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dc.contributor.authorParatz, Jennifer D.
dc.contributor.authorStockton, Kellie
dc.contributor.authorPlaza, Anita
dc.contributor.authorMuller, Michael
dc.contributor.authorJ. Boots, Robert
dc.date.accessioned2017-05-03T12:02:32Z
dc.date.available2017-05-03T12:02:32Z
dc.date.issued2012
dc.date.modified2014-06-12T23:40:39Z
dc.identifier.issn2163-0755
dc.identifier.doi10.1097/TA.0b013e31824baa52
dc.identifier.urihttp://hdl.handle.net/10072/60066
dc.description.abstractAB BACKGROUND: Although exercise programs after burns are considered a standard of care, there is limited evidence for efficacy in adult patients. This study aimed to investigate the effects of an exercise program on physical, functional, and quality of life measures. METHODS: A quasi-experimental controlled trial was instituted after final grafting. Both groups completed stretching, and the intervention group underwent a supervised high-intensity (80% maximal heart rate and 70% three repetition maximum) combined aerobic or resisted exercise program for 6 weeks, with outcome measures at baseline, 6 weeks, and 3 months by a blinded assessor. Analysis was by intention to treat. RESULTS: Thirty patients (24 men) with a mean age of 34.3 years (+/- 13.1 years) and mean total body surface area 42.9% (+/- 13.3%) were enrolled. Inequalities at baseline (age and total body surface area %) were adjusted statistically. A between within repeated measures analysis of variance found significant group x time effects between the groups. Mean change scores from baseline to 12 weeks between control and intervention groups, respectively, were strength (kg): quadriceps (17.5 vs. 66.87), latissimus dorsi (6.07 vs. 27.82), right (4.86 vs. 14.86) and left (7.26 vs. 16.83) hand grip; fitness: peak oxygen consumption (L/min; 0.11 vs. 0.93) and shuttle walk distance (m; 168.93 vs. 459); function: lower extremity function score (8.87 vs. 27.31) and QuickDash (-5.7 vs. -23.98); and health-related quality of life: Burns-Specific Health Scale-Abbreviated (-7.64 vs. 35.13). There were no adverse events during either testing or training. CONCLUSION: A high-intensity cardiovascular or resisted exercise program resulted in significant improvements in functional, physical, and psychologic measures and should be mandatory for all burns patients. Larger multicenter trials with longer follow-up periods are required. LEVEL OF EVIDENCE: Therapeutic study, level III.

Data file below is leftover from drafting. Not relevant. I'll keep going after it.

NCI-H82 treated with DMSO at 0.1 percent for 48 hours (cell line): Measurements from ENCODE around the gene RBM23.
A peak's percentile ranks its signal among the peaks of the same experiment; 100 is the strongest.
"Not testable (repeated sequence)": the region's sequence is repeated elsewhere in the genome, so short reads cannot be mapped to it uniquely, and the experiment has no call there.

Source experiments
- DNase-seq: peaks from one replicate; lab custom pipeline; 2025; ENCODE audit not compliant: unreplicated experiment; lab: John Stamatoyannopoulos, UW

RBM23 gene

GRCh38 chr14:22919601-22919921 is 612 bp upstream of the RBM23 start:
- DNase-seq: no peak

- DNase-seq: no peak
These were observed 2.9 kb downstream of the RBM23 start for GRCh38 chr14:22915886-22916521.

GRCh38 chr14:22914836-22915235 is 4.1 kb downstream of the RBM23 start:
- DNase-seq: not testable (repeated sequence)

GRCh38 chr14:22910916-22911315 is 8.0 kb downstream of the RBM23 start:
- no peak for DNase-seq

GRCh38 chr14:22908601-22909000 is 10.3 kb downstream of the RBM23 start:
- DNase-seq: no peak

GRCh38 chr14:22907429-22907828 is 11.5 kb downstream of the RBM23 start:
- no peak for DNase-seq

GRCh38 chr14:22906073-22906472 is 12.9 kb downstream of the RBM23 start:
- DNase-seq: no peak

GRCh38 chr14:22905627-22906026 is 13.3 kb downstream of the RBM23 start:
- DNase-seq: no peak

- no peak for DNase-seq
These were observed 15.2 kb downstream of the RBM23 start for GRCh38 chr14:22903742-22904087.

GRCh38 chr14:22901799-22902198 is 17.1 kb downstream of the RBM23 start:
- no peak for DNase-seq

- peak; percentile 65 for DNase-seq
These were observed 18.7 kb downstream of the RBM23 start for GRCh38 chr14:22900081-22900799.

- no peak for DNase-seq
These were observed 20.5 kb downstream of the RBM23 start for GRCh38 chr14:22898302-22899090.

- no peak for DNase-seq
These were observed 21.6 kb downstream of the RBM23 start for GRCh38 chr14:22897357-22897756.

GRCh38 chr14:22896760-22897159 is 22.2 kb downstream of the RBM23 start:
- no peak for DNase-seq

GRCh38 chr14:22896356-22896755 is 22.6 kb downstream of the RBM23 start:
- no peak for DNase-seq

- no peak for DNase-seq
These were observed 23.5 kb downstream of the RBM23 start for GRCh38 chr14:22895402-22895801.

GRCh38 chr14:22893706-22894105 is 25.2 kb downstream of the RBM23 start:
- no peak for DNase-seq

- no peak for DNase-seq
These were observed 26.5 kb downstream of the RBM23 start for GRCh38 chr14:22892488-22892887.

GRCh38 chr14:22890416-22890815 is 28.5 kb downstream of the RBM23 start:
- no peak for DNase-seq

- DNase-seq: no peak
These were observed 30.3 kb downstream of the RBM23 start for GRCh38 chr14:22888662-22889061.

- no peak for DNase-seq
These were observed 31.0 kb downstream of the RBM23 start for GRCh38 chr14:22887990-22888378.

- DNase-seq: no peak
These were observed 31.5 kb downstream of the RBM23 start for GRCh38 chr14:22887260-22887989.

dc.description.peerreviewedYes
dc.description.publicationstatusYes
dc.languageEnglish
dc.language.isoeng
dc.publisherLippincott Williams & Wilkins
dc.publisher.placeUnited States
dc.relation.ispartofstudentpublicationN
dc.relation.ispartofpagefrom186
dc.relation.ispartofpageto194
dc.relation.ispartofissue1
dc.relation.ispartofjournalJournal of Trauma and Acute Care Surgery
dc.relation.ispartofvolume73
dc.rights.retentionY
dc.subject.fieldofresearchPhysiotherapy
dc.subject.fieldofresearchCardiorespiratory Medicine and Haematology
dc.subject.fieldofresearchClinical Sciences
dc.subject.fieldofresearchNursing
dc.subject.fieldofresearchcode110317
dc.subject.fieldofresearchcode1102
dc.subject.fieldofresearchcode1103
dc.subject.fieldofresearchcode1110
dc.titleIntensive exercise after thermal injury improves physical, functional, and psychological outcomes
dc.typeJournal article
dc.type.descriptionC1 - Articles
dc.type.codeC - Journal Articles
gro.hasfulltextNo Full Text
gro.griffith.authorParatz, Jenny D.


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